Mice containing three transgenes (APPSwe + PS1M146V + tauP301L) associated with AD  were utilized to assess the effects of 3,6′-dithiothalidomide on two distinct age groups of animals, of 10 and 17 months age at study onset, referred to here as adult and old, respectively. These two age ranges were selected based on prior studies [36, 42] demonstrating that the line of 3xTg-AD mice utilized in our study, which had been backcrossed onto a C57BL/6 background for seven generations, presented with brain AD pathology at 16 months age. Our chosen age groups hence can be considered to be prior to and post the onset of evident significant AD pathology, and these 3xTg-AD mice were administered 3,6′-dithiothalidomide or vehicle for 6 weeks thereafter.
The levels of CD68-positive microglial cells within the subiculum and CA1 brain region were quantified as a marker of the inflammatory microenvironment in the hippocampus, as these regions are among those showing the highest concentration of Aβ plaque staining (Figure 8A). CD68-positive microglial cells were significantly elevated in number (three-fold) only within old vehicle control mice, and this rise was fully abolished by the drug (Figure 8E). Hence, treatment with 3,6′-dithiothalidomide induced a marked normalization of key biochemical, learning and memory features of AD in old 3xTg-AD mice.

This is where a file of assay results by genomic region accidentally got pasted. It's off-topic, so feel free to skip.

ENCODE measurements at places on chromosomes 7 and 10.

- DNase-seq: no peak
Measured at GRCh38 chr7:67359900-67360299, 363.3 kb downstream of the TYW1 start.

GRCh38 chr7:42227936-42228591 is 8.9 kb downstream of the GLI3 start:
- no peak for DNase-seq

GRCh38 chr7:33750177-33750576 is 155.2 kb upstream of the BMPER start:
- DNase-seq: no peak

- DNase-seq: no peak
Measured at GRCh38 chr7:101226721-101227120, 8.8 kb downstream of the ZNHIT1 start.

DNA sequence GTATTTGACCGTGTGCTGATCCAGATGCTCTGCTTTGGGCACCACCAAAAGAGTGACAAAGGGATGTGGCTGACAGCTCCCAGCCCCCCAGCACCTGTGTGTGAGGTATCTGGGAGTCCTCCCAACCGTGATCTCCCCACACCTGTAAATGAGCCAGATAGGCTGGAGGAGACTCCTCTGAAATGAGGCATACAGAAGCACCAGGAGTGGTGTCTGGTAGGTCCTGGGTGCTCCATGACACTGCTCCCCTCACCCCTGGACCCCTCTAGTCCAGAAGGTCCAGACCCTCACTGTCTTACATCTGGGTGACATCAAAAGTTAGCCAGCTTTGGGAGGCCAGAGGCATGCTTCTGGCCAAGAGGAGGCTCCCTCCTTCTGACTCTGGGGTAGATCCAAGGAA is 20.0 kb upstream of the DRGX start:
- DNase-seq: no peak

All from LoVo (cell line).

Here we demonstrate that the TNF-α-lowering agent, 3,6′-dithiothalidomide, ameliorates key aspects of neuroinflammation in multiple acute and longer term CNS rodent models. Importantly, several of these models emulate specific cardinal characteristics of AD, and highlight the complex cyclic interaction among the synthesis of TNF-α, the development of neuroinflammation and impact on disease progression, inducing its advancement. Our data suggest that breaking this cycle by lowering TNF-α generation and neuroinflammation can favorably impact AD, as assessed at both a behavioral and biochemical level, even late during the disease course. Our studies hence reinforce the significant role of neuroinflammation in AD and other degenerative neurological disorders, and highlight the potential for targeting TNF-α.